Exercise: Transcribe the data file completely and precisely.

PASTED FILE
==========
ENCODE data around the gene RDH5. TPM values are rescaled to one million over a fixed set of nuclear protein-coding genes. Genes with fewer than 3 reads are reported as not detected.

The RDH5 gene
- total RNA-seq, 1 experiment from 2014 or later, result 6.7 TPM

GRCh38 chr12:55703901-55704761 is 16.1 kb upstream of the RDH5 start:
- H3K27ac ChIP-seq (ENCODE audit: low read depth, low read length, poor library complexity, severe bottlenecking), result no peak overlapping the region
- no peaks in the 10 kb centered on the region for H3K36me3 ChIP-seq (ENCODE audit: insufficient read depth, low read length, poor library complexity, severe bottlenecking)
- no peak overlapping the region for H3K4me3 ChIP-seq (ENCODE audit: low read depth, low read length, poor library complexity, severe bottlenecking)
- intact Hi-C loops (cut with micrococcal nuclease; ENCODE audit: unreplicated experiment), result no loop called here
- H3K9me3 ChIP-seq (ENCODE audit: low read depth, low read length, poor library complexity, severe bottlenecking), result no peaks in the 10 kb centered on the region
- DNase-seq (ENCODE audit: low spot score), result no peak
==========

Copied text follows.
ENCODE data around the gene RDH5. TPM values are rescaled to one million over a fixed set of nuclear protein-coding genes. Genes with fewer than 3 reads are reported as not detected.

The RDH5 gene
- total RNA-seq, 1 experiment from 2014 or later, result 6.7 TPM

GRCh38 chr12:55703901-55704761 is 16.1 kb upstream of the RDH5 start:
- H3K27ac ChIP-seq (ENCODE audit: low read depth, low read length, poor library complexity, severe bottlenecking), result no peak overlapping the region
- no peaks in the 10 kb centered on the region for H3K36me3 ChIP-seq (ENCODE audit: insufficient read depth, low read length, poor library complexity, severe bottlenecking)
- no peak overlapping the region for H3K4me3 ChIP-seq (ENCODE audit: low read depth, low read length, poor library complexity, severe bottlenecking)
- intact Hi-C loops (cut with micrococcal nuclease; ENCODE audit: unreplicated experiment), result no loop called here
- H3K9me3 ChIP-seq (ENCODE audit: low read depth, low read length, poor library complexity, severe bottlenecking), result no peaks in the 10 kb centered on the region
- DNase-seq (ENCODE audit: low spot score), result no peak